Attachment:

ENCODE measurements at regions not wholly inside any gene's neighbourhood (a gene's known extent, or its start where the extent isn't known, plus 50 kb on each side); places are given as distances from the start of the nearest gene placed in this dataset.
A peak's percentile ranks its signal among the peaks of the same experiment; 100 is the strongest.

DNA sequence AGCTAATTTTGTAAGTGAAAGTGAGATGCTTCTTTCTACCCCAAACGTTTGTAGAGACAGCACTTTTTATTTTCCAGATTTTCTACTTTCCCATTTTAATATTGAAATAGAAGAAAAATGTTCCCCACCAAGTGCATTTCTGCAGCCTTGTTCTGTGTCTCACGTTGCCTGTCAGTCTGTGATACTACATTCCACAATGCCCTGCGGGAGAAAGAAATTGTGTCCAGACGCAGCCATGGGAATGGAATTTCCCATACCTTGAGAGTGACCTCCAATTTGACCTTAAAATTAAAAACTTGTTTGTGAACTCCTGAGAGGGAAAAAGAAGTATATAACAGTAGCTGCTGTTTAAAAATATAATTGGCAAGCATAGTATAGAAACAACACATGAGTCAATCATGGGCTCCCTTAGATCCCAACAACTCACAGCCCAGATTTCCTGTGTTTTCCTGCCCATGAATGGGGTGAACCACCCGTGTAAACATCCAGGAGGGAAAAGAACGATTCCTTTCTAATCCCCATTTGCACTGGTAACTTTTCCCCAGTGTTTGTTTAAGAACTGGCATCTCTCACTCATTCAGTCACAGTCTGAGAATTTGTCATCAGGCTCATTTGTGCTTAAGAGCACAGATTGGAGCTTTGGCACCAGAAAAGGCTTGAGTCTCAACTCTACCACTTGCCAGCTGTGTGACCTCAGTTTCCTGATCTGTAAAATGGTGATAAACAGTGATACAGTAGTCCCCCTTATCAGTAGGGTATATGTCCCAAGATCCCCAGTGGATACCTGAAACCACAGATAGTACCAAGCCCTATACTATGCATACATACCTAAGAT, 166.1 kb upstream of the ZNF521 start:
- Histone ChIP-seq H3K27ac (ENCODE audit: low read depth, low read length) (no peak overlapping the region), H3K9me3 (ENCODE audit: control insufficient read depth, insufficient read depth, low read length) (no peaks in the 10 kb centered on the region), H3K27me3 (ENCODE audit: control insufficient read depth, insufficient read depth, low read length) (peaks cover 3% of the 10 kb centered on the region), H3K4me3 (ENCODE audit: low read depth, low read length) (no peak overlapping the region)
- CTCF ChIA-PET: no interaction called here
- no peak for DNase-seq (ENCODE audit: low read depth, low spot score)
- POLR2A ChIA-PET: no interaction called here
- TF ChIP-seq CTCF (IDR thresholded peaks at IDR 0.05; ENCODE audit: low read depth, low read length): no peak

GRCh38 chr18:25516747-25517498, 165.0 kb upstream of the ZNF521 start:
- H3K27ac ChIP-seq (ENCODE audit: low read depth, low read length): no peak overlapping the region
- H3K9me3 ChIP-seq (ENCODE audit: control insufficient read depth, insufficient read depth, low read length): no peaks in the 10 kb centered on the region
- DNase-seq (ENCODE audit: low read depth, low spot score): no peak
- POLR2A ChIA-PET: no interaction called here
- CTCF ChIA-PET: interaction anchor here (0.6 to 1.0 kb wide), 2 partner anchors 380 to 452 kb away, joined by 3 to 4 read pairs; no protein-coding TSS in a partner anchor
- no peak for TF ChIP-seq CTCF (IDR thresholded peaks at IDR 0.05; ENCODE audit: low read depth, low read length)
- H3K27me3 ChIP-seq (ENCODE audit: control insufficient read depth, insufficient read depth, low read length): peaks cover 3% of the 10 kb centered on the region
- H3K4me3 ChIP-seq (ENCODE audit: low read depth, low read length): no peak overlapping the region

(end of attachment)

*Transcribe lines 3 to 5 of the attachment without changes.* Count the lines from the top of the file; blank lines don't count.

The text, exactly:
DNA sequence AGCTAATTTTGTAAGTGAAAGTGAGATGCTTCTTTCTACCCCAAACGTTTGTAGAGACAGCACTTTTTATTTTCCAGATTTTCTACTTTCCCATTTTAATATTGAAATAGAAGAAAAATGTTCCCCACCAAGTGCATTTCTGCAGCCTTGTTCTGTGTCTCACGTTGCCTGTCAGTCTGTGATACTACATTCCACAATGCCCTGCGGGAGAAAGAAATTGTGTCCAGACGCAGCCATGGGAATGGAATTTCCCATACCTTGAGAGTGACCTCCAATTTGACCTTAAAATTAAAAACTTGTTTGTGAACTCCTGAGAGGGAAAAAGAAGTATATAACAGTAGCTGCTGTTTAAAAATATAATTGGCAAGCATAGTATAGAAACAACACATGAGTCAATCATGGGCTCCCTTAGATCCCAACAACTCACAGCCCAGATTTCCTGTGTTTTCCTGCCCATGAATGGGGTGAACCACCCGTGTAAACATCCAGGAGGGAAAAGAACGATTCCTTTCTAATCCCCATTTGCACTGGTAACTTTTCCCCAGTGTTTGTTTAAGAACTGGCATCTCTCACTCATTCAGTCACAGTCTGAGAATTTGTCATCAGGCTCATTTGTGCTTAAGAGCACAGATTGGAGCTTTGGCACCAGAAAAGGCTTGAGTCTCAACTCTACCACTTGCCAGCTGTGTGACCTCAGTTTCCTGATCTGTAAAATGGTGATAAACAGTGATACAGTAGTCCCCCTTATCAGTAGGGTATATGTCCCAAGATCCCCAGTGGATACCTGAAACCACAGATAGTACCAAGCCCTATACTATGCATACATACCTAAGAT, 166.1 kb upstream of the ZNF521 start:
- Histone ChIP-seq H3K27ac (ENCODE audit: low read depth, low read length) (no peak overlapping the region), H3K9me3 (ENCODE audit: control insufficient read depth, insufficient read depth, low read length) (no peaks in the 10 kb centered on the region), H3K27me3 (ENCODE audit: control insufficient read depth, insufficient read depth, low read length) (peaks cover 3% of the 10 kb centered on the region), H3K4me3 (ENCODE audit: low read depth, low read length) (no peak overlapping the region)
- CTCF ChIA-PET: no interaction called here